Fianna Fáil remains committed to a united Ireland, the Taoiseach Micheál Martin has said.
On Thursday, Mr Martin said a border poll would not be on the Government's agenda for the next five years.
However, speaking at the McGill Summer School this afternoon, the Taoiseach said he is not straying from a core Fianna Fáil policy.
He stated that to suggest otherwise is "nonsense".
He said: "Fianna Fáil is committed to a united Ireland, that has always been its position.
"But it didn’t stop Seán Lemass from meeting Terence O'Neill, or indeed Bertie Ahern from that historic breakthrough with Tony Blair.
"So I think it's a very false and frankly ill-informed position to adopt to suggest that putting forward a shared island agenda within the context of the Good Friday Agreement is somehow straying from Fianna Fáil policy.
Mr Martin also spoke about the COVID-19 pandemic, telling the summer school that the R rate of the coronavirus in Ireland has remained between 1.2 and 1.4.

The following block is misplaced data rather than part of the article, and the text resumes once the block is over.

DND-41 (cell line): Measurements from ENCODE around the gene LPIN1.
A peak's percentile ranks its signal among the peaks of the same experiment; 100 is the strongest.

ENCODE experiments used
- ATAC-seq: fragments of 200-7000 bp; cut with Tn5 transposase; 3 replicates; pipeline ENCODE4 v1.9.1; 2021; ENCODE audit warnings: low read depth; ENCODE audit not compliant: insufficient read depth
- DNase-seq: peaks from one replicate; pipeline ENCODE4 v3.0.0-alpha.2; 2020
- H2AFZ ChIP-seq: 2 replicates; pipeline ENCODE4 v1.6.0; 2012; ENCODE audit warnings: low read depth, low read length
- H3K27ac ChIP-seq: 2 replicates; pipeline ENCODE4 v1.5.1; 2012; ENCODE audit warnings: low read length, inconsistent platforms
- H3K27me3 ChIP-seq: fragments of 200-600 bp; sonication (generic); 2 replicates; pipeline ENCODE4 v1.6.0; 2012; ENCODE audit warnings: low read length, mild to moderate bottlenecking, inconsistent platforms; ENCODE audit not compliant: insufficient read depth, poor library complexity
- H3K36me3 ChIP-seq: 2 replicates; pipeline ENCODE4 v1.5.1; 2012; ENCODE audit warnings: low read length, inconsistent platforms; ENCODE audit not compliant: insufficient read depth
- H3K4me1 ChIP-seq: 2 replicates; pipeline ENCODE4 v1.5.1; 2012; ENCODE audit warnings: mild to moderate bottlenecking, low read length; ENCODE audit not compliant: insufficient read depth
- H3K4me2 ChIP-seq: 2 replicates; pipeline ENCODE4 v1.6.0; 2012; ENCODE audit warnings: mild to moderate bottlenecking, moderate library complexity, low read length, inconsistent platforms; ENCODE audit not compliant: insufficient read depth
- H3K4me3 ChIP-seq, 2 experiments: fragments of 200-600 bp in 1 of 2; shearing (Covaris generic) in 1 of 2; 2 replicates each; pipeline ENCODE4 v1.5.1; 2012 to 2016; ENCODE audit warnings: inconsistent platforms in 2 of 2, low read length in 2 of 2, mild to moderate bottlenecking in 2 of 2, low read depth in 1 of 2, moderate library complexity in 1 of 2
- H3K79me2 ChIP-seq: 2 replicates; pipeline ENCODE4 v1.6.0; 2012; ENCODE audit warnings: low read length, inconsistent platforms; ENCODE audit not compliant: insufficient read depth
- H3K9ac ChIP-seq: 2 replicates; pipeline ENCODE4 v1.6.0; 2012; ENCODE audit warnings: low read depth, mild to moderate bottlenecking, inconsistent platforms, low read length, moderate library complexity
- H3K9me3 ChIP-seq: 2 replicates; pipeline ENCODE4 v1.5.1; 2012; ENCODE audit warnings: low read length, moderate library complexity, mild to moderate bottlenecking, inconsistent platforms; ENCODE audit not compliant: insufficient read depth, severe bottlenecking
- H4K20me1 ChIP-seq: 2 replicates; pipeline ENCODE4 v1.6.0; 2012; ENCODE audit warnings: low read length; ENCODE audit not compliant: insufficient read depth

He said that the low number means a lot of people have followed public health advice.
He added that Ireland has managed to keep its economy viable during the pandemic and that both are important achievements.
He said: "As a country we have managed through the first lockdown, through the reopening, to keep our economy viable and to keep the foundations right for a recovery after COVID.
"That's no mean achievement in itself."
The Taoiseach added that a herd immunity plan is not credible as it would lead to a higher number of deaths and illness.
A zero-COVID approach would also not be a workable solution, he said.
Mr Martin said: "An elimination strategy...is possible for Ireland, and those who advocate it don't follow through on the what-ifs afterwards.
"Our geographic location is not conducive to it, we do have two jurisdictions on the island, we're very close to Britain and we're very close to Europe, and that flow of people because of our connections means that to seal off the island I don't think, or to seal off the border, is a possibility."